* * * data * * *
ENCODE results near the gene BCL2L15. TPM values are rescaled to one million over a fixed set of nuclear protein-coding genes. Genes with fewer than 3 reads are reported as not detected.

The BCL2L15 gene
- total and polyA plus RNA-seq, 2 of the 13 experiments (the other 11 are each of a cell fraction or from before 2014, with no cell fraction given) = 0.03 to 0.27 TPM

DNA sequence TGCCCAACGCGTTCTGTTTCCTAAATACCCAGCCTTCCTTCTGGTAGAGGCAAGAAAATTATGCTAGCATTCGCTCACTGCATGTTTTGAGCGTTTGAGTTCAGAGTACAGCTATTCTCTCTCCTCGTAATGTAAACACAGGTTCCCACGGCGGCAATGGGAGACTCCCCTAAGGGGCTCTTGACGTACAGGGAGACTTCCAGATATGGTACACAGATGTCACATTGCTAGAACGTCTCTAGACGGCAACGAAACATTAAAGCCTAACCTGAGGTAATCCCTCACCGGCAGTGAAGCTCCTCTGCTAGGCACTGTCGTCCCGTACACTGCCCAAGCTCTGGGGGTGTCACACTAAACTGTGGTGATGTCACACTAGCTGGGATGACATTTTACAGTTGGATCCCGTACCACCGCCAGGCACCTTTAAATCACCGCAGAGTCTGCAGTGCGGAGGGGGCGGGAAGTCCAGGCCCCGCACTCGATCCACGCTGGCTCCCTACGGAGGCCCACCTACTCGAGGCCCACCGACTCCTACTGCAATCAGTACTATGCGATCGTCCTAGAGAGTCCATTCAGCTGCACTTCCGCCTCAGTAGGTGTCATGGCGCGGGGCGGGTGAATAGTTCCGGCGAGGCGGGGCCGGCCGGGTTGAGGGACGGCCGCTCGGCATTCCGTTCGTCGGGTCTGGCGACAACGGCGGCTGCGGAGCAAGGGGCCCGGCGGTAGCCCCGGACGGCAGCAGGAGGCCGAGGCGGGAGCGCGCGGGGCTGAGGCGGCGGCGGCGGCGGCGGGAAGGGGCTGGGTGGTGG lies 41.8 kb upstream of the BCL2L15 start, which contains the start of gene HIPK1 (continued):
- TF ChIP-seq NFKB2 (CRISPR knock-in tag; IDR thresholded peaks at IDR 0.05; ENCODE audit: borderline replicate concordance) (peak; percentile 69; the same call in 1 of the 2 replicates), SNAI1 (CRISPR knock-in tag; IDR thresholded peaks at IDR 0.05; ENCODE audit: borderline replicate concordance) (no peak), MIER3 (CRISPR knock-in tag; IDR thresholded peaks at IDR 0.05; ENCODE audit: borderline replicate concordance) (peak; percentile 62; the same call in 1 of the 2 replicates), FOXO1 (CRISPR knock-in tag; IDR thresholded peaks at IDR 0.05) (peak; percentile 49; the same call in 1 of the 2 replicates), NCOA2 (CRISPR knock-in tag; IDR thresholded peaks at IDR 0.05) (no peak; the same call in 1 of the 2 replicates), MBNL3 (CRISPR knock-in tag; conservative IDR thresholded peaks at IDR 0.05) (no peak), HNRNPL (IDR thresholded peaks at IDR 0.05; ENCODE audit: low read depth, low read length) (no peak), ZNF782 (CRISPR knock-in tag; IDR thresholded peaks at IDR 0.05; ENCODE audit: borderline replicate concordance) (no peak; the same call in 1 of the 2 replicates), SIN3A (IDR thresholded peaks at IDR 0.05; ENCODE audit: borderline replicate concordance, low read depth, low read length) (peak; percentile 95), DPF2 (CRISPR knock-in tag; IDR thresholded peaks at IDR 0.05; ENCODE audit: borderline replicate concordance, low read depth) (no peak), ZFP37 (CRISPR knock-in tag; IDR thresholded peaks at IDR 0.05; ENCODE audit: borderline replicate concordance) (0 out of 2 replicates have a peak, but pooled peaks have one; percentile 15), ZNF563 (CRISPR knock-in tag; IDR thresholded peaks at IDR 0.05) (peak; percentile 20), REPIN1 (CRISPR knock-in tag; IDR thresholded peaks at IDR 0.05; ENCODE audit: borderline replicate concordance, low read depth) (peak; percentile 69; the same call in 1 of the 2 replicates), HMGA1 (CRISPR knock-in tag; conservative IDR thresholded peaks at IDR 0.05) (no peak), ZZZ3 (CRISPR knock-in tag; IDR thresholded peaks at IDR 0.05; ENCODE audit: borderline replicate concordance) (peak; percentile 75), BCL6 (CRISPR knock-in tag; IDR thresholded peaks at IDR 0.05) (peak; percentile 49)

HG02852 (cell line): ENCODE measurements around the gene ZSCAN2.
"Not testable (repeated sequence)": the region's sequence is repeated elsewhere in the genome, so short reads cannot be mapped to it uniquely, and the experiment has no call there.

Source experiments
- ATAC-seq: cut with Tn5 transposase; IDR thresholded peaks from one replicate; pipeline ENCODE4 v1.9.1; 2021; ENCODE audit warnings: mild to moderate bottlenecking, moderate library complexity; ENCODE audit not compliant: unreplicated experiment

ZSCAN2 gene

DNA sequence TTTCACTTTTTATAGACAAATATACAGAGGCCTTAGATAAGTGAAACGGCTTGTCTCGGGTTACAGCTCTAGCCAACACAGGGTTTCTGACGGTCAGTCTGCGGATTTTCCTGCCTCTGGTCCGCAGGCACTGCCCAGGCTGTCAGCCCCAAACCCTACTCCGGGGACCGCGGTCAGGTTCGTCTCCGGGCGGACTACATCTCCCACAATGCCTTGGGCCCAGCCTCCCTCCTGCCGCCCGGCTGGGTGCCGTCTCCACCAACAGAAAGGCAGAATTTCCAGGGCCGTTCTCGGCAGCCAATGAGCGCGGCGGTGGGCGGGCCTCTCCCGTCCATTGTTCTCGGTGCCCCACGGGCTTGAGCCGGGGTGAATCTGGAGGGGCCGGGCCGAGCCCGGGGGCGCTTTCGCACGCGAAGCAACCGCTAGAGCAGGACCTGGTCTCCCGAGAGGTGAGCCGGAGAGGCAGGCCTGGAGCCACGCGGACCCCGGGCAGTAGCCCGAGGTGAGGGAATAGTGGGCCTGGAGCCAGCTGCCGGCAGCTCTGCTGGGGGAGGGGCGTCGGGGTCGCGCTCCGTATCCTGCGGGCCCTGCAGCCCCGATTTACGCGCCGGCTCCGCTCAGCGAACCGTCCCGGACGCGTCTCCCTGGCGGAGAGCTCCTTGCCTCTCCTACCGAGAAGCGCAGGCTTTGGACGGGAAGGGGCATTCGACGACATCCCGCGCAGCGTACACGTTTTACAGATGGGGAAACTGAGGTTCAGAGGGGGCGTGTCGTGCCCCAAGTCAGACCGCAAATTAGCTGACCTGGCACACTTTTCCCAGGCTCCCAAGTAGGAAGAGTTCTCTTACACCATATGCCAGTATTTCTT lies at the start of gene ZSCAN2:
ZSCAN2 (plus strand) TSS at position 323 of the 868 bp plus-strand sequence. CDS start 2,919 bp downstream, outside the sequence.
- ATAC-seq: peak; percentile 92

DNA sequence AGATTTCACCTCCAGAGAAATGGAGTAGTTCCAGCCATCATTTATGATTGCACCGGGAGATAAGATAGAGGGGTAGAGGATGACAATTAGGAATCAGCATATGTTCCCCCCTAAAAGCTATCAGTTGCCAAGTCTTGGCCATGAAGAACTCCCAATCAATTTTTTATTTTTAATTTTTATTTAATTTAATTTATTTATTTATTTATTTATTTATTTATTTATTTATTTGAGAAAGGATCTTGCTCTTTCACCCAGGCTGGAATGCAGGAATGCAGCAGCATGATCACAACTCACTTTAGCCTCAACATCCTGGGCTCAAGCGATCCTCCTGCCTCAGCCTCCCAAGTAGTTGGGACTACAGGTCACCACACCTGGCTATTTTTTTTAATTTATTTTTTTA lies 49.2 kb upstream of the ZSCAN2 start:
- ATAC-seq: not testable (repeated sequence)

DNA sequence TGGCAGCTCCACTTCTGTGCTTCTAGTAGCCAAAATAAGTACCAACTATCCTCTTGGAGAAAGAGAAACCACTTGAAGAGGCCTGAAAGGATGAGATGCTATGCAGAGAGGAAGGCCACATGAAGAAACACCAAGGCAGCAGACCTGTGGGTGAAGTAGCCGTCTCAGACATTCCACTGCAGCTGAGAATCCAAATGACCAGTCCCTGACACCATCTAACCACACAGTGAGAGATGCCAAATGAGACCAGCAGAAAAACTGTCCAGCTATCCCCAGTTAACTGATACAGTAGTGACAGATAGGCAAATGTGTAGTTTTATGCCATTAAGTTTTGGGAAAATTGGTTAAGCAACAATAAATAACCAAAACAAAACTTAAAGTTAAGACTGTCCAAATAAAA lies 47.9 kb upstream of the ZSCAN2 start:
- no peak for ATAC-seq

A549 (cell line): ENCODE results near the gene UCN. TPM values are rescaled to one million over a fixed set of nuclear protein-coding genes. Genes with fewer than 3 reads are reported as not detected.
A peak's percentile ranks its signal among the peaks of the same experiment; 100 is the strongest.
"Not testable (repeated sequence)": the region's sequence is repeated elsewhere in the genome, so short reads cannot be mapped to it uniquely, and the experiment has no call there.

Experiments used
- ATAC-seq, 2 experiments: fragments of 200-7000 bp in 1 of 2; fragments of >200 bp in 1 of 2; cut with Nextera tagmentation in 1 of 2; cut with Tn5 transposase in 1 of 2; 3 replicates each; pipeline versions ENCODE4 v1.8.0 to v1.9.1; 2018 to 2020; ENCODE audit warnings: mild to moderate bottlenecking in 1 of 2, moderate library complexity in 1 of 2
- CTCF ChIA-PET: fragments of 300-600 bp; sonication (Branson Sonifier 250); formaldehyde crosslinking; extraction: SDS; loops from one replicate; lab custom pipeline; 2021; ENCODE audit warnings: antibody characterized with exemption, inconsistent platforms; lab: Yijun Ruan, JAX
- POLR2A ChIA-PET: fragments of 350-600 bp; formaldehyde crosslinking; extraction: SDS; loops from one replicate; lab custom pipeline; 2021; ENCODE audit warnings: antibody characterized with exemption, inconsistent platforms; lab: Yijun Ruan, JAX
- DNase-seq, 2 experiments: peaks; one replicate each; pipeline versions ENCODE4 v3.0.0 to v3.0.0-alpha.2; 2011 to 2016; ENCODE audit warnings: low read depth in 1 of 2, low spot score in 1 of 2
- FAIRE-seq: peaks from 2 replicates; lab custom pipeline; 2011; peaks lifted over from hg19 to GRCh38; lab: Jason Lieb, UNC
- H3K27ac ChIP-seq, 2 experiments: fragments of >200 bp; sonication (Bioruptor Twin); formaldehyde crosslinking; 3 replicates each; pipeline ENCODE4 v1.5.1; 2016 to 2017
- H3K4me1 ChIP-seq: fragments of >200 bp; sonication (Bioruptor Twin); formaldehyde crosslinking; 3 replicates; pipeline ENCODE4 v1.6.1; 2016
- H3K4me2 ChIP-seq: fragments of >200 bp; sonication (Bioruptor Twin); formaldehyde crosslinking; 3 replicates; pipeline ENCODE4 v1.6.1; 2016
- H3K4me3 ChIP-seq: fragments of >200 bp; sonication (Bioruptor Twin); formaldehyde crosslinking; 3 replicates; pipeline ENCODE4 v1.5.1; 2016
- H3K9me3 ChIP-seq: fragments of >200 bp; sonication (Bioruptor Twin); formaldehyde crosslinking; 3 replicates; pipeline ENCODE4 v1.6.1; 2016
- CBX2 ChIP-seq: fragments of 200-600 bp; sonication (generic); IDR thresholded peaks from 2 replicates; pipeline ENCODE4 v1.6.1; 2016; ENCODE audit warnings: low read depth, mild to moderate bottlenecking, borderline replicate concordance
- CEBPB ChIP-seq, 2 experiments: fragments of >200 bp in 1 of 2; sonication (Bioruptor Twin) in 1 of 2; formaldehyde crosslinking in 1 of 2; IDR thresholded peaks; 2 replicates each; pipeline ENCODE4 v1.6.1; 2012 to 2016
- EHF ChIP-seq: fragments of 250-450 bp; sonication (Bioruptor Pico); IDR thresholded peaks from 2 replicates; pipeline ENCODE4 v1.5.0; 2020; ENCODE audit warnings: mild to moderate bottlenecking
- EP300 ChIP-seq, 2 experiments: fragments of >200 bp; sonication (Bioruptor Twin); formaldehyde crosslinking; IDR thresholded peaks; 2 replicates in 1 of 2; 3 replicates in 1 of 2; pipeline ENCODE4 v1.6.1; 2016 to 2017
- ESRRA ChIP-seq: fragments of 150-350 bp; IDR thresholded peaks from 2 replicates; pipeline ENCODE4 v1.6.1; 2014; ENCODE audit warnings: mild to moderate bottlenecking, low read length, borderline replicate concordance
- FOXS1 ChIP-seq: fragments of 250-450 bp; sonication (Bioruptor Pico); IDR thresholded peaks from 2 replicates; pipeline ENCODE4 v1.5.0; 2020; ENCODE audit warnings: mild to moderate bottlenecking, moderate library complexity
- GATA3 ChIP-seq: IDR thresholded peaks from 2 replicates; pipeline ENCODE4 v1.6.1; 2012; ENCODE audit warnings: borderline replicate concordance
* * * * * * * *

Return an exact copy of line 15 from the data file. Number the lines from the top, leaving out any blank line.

- ATAC-seq: not testable (repeated sequence)